Decoding Unicorn – A start-up ecosystem gaining pace
“Every dark cloud has a silver lining” is a very popular proverb which indicates that every bad situation holds the possibility of something good.
“Every dark cloud has a silver lining” is a very popular proverb which indicates that every bad situation holds the possibility of something good. Today on one hand, India is facing the threat of second wave of the covid-19 wherein the rising number of infections is raising concerns about pace of the economic recovery. On the other hand, unicorn – a start-up company with a valuation over $1 billion is making the headlines. In the first four months of 2021, 12 new companies got the unicorn status in India while in the pandemic hit 2020, 12 companies were valued at $1 billion or more – highest ever for a year in India. The momentum is likely to be stronger wherein rapid digitalization and tech adoption is likely to boost Indian technology start-up ecosystem according to report by National Association of Software and Services Companies (NASSCOM), in partnership with Zinnov, a global management and strategy consulting firm. The industry body also stated India ranks third the total number of unicorns globally. India added 2nd highest number of unicorns (12) in 2020 after USA and India is on track to have 50+ strong Unicorn club by 2021.List of unicorns of 2020 and 2021 are as follows:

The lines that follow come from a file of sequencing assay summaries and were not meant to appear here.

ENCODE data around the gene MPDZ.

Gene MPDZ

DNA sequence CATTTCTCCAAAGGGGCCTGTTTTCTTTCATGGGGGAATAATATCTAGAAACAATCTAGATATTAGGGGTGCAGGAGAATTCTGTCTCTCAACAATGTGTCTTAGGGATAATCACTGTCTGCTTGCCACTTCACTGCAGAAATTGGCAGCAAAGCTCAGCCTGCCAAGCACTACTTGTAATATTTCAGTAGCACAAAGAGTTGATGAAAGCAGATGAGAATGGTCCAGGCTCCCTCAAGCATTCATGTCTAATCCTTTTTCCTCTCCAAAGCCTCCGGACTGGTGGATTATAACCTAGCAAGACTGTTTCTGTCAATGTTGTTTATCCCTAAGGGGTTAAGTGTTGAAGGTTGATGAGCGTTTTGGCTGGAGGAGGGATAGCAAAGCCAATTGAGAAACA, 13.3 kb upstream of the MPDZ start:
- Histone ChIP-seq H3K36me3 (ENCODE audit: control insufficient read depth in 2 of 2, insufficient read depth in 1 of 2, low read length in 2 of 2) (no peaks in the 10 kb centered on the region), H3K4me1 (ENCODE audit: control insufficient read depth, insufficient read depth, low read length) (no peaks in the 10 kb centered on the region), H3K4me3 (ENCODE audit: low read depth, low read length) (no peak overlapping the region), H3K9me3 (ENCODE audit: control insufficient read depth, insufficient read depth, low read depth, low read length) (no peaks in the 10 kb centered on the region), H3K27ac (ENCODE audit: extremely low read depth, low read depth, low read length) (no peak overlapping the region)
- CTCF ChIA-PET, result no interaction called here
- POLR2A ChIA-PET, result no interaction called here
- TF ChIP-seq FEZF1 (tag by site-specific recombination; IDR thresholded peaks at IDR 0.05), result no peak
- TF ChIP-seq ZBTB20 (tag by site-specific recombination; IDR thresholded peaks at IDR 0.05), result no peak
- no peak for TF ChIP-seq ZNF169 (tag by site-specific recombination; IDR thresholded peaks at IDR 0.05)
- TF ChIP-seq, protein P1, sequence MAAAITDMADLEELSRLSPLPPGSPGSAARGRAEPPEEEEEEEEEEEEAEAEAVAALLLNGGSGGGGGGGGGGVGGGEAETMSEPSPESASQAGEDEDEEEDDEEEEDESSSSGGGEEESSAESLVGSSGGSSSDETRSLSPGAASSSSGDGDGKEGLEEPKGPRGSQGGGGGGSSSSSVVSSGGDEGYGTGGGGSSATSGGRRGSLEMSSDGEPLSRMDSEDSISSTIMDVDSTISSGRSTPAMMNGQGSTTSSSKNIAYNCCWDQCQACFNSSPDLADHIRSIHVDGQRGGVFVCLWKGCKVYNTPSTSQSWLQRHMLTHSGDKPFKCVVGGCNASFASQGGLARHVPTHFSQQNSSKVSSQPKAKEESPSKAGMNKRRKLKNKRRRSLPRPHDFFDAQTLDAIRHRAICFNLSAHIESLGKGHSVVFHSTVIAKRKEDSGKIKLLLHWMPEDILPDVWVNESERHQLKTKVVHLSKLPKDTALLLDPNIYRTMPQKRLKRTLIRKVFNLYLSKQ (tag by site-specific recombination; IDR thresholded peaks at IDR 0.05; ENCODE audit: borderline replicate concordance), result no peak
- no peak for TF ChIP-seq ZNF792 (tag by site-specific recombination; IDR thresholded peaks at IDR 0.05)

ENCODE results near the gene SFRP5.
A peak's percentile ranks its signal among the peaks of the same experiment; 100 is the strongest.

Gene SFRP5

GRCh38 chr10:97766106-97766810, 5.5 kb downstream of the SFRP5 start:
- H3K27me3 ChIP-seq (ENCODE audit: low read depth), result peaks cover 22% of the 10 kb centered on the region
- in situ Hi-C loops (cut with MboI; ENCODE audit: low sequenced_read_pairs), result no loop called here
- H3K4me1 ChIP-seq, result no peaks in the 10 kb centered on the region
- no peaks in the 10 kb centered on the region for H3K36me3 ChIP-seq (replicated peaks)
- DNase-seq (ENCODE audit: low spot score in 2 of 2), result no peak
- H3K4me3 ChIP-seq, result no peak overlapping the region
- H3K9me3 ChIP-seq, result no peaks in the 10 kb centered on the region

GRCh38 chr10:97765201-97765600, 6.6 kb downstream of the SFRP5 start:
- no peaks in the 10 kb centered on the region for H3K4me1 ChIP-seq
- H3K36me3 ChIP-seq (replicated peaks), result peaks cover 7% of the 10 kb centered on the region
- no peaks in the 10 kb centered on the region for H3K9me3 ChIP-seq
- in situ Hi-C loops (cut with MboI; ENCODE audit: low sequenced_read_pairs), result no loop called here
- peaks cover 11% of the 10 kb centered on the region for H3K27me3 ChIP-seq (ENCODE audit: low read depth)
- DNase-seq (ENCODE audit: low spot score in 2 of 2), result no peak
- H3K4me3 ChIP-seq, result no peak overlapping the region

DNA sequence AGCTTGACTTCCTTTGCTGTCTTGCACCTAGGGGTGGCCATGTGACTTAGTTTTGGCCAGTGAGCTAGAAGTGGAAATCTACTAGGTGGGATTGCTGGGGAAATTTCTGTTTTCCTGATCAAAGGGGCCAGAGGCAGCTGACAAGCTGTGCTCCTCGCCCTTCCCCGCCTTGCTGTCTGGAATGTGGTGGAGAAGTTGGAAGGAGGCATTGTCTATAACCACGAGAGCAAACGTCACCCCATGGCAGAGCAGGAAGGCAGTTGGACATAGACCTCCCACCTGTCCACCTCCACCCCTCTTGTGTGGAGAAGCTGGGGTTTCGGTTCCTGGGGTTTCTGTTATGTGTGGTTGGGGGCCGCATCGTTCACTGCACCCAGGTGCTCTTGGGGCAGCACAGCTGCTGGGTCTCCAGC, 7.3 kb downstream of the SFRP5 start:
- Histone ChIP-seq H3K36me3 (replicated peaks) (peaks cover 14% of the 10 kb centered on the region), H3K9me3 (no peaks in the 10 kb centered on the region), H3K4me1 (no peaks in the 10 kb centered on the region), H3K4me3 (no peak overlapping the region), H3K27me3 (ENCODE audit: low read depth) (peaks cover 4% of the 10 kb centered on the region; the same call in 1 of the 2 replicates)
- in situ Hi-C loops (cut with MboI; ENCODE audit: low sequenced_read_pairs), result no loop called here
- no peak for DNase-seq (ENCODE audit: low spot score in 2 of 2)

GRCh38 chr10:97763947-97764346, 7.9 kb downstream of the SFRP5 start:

Source: ETtech research and NASSCOM
As seen above, most of these start-ups in India are not just restricted to IT or e-commerce but spread across different sectors such as education, gaming, logistics, healthcare, financials, food tech, insurance according to Credit Suisse.
Functioning of the Unicorn and how it is likely to lead the economy
The term ‘Unicorn’ was coined in 2013 by the venture capital investor – Aileen Lee referring to start -ups which were valued at more than $1 billion. The valuations of these companies are derived from the growth potential by the venture capitalist and private equity players who finance these companies. Valuation depends on the long-term forecasting models and governed by host of other factors that enable these start ups to attain the unicorn status. Some of these factors are as follows:
- Start-ups have disruptive innovative product idea which is typically first of its kind for instance, Groww – a fintech company set up few years back with an aim to simplify investing got the unicorn status recently after the company received $83 billion by the Tiger Global. Messho is the social commerce startup is founded by IIT Delhi graduates allowing businesses and individuals to start their online stores via social media platforms. Start-ups typically have scalable models where they aim for user’s growth or some other kind of growth.